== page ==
In my day job, I specialize in using technologies like web, mobile, and social to engage with consumers. The target consumer in question is almost always mom, and the topic that I am trying to engage her with is primarily health related. Mobile technologies are key to my job because there is 90% US adult adoption of mobile phones (with 58% of those users having a smartphone).
Mobile Technology and the Poor
Next week I will actually be flying to Hawaii to speak at the Medicine 2.0 conference. My session is entitled Bridging the Digital Health Divide. My main motivation for having written the abstract in the first place was to help clarify confusion around the use of consumer technologies, such as mobile and social, by low income individuals. As I’ve mentioned already on this site, I myself grew up homeless, so I know quite a bit on the topic. Many make an assumption that those with low income or low education levels would not have mobile technology to use in the first place. Here are two things you should consider if you are among those with this belief:
- Often times, due to budgetary restrictions, a mobile phone is typically the only technology investment that someone with low-income can afford. There are also government assistance programs available to help subsidize the cost of mobile technology since law makers have long understood the value of having a mobile phone as a lifeline. This is particularly true in the realm of healthcare. As such, 80% of low-income consumers now own a mobile device.
- One of the reasons apps have been, thus far, primarily used by those with higher incomes is because those with higher incomes built them with their own life problems in mind. This is one of the reasons why colleges and companies are clamoring for female developers. It can be a challenge for a male developer to consider the life experience of the typical female consumer, and the daily problems she faces, without having those life experiences themselves. Now there are folks like me entering into the technology landscape that understand what it feels like to try to make ends meet, and we are here to develop mobile solutions that matter for those that earn a low monthly income.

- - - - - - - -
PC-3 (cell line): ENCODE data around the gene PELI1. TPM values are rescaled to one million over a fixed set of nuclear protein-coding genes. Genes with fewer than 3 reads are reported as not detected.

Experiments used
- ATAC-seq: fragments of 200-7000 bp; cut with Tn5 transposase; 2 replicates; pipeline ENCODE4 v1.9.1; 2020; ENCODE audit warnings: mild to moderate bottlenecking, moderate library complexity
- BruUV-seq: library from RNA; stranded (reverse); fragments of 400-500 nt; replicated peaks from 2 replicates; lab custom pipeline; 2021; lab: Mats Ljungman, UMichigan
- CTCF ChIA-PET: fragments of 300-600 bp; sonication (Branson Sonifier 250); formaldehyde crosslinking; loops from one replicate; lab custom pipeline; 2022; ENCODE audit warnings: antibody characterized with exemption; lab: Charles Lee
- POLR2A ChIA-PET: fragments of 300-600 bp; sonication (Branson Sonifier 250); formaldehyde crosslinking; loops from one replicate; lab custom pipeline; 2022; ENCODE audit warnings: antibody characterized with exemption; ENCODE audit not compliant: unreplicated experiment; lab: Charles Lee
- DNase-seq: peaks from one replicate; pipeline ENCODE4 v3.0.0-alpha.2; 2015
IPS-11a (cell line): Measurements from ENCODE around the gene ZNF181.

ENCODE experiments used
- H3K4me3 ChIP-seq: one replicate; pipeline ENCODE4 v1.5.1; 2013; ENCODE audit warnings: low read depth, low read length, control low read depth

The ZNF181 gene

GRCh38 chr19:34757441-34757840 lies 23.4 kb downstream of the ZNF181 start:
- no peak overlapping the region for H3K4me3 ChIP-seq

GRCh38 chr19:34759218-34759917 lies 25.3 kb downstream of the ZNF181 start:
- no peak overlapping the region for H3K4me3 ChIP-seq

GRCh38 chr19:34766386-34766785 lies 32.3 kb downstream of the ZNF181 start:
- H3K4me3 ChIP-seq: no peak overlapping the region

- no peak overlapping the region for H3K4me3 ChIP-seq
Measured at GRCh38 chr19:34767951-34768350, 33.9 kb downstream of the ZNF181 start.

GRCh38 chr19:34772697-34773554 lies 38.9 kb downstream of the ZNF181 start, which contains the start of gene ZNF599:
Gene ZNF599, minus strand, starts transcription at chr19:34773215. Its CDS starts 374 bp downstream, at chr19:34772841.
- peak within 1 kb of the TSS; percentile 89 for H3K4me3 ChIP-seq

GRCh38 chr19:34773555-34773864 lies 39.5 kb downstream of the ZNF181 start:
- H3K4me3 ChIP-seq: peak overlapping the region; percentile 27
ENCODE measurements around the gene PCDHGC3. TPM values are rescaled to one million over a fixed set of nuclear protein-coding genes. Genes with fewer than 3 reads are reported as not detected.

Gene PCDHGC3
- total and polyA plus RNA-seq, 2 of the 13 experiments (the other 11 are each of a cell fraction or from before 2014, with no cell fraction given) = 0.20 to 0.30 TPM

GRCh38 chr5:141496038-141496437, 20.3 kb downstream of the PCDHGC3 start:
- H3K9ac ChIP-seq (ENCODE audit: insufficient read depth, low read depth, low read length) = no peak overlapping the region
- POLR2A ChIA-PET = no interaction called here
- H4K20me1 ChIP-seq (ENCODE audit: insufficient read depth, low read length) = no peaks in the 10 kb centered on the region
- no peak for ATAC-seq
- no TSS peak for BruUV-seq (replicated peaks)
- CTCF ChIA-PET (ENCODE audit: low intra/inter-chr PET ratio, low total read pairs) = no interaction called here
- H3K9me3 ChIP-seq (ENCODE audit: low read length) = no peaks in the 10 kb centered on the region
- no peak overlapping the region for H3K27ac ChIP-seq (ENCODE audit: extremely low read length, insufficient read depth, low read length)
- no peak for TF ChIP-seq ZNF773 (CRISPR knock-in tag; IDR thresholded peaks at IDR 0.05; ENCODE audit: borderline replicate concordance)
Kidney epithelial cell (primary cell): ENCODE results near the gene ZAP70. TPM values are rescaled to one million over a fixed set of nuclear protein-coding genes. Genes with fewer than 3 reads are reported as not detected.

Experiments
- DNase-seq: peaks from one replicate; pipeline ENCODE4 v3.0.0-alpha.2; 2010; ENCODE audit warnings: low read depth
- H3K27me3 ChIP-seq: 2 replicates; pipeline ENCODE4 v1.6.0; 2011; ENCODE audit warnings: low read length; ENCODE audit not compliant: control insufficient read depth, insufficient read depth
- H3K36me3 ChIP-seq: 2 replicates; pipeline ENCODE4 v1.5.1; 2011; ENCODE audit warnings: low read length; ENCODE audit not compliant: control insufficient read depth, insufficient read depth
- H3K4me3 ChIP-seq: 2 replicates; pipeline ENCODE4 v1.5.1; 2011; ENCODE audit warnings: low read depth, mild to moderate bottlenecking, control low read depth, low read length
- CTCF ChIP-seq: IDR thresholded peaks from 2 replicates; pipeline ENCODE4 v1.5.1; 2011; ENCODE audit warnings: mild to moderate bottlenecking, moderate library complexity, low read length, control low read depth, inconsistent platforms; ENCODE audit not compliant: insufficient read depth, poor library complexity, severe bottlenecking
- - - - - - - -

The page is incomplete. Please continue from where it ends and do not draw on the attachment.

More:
Along those lines, I would like to present to you my three favorite apps that engage low-income moms wanting to live their most healthful lives.
Easy Food Stamps
Although only available in New York state currently, Easy Food Stamps is a mobile-friendly website that low-income moms can use to apply for SNAP (aka: food stamps). Since this is technically a website, it cuts out the problem of lower smartphone adoption. The site uses an avatar, in the form of a “digital social worker”, to navigate the user through the application process. The site also prepares the applicant for the in-person SNAP interview. Even more awesome, the user can take pictures with their phone, and the site faxes the necessary documents to SNAP on the user’s behalf. I’m looking forward to wider adoption of this technology in other states.
The QuickWIC app, unlike Easy Food Stamps, is for moms that are already a part of the SNAP program. The app helps women maximize the benefits of the WIC (Women, Infants, and Children) nutrition program. The developers have found that the WIC program can be frustrating for moms since it basically gives you access to a debit card and a brochure and pretty much just says, “good luck” after that. One major issue is that WIC only offers pre-approvals for very specific brands. If a mom is not careful, then she will unknowingly end up at the cash register for items that are not WIC approved, which can be embarrassing. Features of QuickWIC include:
- Barcode scanner that a mother can use to ensure an item is WIC approved before putting it in her cart
- Nutrition education resources
- Account balane of where a mom stands with their benefit allowance
- Soon to be added chat feature that connects mom to her local WIC agency so that she can ask questions
Another way to combat the issue of lower smartphone adoption are through texting programs. There are already some great players in this space for diabetes management, weight management, and smoking cessation. My favorite for women is Text4baby. This is a free mobile health service provided by National Healthy Mothers, Healthy Babies Coalition that is aimed at promoting pre-natal and child health through text messaging. Women who text BABY (BEBE en Español) to 511411 receive three free text messages per week. These text messages are timed to either due date or a baby’s birth date and continue through pregnancy and up until the baby’s first birthday. The messages address topics like labor signs, prenatal care, developmental milestones, immunizations, nutrition, birth defect prevention, safe sleep, and more. Text4baby has reached over half a million moms since its launch in 2010.